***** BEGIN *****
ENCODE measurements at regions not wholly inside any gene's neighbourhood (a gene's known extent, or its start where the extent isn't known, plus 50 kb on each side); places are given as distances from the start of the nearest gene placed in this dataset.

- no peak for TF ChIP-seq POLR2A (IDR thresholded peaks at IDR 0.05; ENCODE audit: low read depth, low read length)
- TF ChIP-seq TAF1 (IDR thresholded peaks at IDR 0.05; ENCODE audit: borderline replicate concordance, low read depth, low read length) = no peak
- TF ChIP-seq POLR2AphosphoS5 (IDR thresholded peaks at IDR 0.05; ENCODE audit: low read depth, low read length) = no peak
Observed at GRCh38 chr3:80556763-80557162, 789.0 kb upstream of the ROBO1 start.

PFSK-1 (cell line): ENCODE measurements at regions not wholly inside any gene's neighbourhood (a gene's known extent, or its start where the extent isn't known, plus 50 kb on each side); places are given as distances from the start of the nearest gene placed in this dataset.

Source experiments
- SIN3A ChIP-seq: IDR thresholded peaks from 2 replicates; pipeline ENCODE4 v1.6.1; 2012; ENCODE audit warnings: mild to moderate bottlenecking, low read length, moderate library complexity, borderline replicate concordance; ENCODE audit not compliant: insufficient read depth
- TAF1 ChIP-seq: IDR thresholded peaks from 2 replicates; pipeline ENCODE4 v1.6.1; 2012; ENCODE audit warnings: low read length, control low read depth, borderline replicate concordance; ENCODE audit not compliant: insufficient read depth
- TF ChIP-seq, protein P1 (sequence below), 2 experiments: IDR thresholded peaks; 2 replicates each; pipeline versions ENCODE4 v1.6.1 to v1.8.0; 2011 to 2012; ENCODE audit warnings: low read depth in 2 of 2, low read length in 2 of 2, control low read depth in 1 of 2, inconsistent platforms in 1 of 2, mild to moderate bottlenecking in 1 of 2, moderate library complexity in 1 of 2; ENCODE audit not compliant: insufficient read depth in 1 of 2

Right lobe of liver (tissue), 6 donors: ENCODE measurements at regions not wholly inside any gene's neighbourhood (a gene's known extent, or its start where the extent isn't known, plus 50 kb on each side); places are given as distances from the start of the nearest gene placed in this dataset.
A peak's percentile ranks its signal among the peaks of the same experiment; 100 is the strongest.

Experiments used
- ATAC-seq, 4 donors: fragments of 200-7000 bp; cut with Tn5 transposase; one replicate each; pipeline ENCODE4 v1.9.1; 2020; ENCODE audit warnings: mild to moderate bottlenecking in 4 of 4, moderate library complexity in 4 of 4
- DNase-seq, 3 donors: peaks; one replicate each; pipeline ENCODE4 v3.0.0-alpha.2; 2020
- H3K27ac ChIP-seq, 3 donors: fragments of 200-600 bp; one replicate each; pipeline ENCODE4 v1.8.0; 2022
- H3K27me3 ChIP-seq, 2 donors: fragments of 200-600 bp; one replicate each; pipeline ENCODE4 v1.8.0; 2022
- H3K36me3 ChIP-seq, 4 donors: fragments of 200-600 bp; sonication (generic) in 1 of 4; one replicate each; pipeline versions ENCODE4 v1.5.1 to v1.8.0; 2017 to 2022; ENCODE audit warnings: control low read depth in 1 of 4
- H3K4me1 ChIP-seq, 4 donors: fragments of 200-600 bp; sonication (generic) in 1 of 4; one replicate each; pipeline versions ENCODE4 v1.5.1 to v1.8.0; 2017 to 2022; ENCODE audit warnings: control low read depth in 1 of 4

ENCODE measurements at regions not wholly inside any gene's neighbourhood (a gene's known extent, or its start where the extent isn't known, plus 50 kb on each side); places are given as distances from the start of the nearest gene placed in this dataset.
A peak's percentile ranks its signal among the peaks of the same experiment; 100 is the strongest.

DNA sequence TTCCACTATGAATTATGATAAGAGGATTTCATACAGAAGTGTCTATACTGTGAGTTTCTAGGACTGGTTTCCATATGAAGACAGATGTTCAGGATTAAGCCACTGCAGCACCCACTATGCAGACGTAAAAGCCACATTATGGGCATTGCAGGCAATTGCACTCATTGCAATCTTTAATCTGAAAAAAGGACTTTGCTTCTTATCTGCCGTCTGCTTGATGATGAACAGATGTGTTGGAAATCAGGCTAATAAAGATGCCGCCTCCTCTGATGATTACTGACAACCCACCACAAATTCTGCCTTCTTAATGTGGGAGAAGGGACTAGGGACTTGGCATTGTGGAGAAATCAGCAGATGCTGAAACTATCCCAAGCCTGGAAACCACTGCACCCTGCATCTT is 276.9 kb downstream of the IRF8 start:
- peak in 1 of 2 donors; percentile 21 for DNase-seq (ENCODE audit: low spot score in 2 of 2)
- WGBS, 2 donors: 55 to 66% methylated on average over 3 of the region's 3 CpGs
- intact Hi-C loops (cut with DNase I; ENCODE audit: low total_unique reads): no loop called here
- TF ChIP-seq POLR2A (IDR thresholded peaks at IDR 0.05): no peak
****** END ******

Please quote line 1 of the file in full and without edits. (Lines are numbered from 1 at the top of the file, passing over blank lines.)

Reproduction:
ENCODE measurements at regions not wholly inside any gene's neighbourhood (a gene's known extent, or its start where the extent isn't known, plus 50 kb on each side); places are given as distances from the start of the nearest gene placed in this dataset.